The bureaucratic and technocratic stereotypes that ridicule the work civil servants do by reducing it to the dumb application of rules or mind-numbing processes consisting of not much more than form- filling, are hurtful to those for whom dedication to public service was the motivation for their choice of career. This is the viewpoint presented by Leduc when he says

It has never been the practice of the public serv- ice to question its efficiency, its capacity to pro- vide quality services to the population and to do so at a lower cost. The current management framework, developed in the 1970s, is based on respect for internal procedures and reinforcement of controls from the Conseil du trésor and the ministère des Finances. What matters is not the service that one provides to citizens, but compli- ance with rules and standards.52 [translation]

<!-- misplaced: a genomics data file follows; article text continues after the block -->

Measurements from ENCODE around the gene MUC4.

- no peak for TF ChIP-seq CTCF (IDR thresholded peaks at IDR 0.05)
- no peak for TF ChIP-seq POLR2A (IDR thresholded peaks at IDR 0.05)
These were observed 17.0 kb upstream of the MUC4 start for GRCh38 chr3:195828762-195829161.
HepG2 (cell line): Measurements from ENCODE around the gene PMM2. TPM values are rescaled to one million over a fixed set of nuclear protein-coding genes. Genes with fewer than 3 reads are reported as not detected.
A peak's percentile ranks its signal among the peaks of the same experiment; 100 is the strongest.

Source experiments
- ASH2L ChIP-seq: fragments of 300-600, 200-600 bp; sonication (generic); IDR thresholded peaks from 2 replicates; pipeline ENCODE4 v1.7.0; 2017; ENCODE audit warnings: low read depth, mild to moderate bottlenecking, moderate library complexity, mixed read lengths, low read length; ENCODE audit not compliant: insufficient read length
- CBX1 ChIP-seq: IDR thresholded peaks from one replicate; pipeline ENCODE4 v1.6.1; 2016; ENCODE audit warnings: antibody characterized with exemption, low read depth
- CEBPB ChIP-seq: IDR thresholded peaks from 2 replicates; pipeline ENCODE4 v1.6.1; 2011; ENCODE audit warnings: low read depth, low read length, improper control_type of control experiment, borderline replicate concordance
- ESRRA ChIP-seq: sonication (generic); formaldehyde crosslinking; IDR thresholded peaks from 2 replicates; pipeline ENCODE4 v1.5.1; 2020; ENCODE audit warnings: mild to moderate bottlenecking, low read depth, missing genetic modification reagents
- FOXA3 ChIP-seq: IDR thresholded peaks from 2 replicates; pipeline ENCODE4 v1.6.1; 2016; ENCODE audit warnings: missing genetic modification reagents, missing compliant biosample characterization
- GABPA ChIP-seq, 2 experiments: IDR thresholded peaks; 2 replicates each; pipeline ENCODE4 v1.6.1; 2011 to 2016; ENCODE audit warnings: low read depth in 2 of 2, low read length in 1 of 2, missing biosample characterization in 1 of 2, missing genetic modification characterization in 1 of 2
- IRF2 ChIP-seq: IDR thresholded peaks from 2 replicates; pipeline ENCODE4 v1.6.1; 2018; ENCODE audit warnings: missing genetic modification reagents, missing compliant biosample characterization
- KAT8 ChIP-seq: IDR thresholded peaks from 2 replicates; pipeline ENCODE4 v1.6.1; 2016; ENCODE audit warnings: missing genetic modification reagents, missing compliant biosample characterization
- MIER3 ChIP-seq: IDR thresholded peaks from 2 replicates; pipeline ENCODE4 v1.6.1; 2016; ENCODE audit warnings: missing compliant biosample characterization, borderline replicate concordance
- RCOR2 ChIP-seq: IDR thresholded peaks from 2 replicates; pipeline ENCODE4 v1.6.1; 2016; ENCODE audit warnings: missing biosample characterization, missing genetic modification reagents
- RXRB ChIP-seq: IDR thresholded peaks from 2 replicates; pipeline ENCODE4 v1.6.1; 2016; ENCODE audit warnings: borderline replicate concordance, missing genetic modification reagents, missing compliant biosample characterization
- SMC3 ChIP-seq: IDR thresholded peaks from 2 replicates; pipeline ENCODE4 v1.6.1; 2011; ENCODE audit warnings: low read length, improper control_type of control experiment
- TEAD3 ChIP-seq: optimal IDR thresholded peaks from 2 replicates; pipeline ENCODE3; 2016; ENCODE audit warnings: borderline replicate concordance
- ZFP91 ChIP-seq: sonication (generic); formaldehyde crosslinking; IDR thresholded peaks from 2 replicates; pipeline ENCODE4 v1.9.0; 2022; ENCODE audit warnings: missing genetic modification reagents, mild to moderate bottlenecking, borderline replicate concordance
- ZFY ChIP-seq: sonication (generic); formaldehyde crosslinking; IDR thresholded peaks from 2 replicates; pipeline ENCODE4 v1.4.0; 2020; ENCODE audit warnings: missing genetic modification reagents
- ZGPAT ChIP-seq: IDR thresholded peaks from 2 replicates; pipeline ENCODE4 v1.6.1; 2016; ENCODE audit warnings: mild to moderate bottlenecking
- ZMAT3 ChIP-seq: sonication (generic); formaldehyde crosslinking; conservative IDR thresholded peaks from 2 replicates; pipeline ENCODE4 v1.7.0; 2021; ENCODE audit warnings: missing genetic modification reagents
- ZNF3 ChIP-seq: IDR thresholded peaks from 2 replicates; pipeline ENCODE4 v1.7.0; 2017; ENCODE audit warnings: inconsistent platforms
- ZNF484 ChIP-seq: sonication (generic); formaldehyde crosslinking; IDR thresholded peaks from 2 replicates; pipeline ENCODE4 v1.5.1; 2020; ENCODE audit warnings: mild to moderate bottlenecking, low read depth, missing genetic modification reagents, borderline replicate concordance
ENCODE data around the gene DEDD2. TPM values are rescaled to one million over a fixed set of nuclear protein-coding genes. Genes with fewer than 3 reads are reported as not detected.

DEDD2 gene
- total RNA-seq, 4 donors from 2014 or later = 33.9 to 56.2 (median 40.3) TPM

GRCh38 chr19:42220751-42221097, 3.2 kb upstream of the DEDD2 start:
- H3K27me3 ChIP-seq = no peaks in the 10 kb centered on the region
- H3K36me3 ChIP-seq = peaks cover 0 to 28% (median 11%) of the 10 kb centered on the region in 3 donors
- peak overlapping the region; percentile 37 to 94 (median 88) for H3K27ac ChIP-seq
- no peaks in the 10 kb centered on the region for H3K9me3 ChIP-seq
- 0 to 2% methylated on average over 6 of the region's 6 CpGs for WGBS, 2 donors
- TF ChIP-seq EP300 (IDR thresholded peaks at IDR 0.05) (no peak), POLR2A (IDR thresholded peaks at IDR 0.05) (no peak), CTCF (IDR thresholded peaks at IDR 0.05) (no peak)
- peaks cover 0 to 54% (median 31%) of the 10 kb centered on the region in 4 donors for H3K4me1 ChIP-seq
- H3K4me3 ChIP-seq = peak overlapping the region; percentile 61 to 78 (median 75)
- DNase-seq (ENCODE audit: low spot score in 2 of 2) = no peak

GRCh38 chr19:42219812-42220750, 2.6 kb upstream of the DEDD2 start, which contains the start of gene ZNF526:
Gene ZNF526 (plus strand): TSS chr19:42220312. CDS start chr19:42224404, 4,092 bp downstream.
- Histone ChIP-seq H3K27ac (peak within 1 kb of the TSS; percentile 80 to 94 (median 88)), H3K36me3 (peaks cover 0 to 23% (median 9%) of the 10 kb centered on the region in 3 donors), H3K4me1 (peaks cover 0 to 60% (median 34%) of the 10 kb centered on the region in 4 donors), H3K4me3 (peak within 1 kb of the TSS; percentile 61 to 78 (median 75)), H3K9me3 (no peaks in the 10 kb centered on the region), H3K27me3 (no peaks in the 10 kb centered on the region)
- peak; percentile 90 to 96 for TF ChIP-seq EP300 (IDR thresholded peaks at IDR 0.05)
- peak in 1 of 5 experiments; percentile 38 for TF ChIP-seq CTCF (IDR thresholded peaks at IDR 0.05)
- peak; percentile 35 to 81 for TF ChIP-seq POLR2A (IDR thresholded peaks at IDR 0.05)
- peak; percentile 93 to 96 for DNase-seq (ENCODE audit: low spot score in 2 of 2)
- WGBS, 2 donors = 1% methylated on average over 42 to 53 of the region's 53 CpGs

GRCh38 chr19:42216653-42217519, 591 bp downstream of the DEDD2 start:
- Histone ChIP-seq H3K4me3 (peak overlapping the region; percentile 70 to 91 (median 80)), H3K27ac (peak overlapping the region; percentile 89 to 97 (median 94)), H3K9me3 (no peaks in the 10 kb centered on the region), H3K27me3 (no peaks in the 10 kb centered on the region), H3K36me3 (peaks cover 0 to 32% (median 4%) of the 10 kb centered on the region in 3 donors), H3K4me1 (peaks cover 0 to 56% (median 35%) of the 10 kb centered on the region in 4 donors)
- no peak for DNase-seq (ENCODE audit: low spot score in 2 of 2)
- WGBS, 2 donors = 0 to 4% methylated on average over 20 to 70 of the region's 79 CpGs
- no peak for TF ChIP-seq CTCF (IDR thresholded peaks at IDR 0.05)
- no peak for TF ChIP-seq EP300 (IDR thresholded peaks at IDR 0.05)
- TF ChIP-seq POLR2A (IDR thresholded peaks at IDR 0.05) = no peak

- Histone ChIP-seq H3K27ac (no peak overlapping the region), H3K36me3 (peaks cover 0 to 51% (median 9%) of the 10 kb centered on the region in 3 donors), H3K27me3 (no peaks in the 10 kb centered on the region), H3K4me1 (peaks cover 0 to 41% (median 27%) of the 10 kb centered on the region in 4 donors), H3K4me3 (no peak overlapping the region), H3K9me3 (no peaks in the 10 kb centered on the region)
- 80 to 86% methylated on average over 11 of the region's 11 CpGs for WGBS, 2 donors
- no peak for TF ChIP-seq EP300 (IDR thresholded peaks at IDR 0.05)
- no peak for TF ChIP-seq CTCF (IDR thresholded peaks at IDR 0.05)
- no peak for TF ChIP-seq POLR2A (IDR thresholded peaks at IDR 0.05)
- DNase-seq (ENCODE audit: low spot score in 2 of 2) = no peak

This opposition between complying with “the rules” and concern about “service” ultimately leads to a sepa- ration between the ultimate purpose of State action and the bureaucratic means employed to achieve it. But why should bureaucratic practices be opposed to the traditional values that underlie public administra- tion? On the contrary, integrity, equity, competence, professionalism, impartiality, respect, prudence and continuity are the very values that give meaning to bureaucratic practices and that constitute the best means to accomplish them, as Montpetit and Rouillard53 remind us above. Is it because we cannot accept the necessary “heaviness” involved and the inevitable pernicious effects that we prefer “lighter,” private sector inspired values such as efficiency and effectiveness, flexibility and innovation, risk and change — values that nevertheless generate their fair share of perverse effects? Perhaps we prefer to ignore these effects for the moment, for fear that the very source of the inspiration for the reforms will vanish.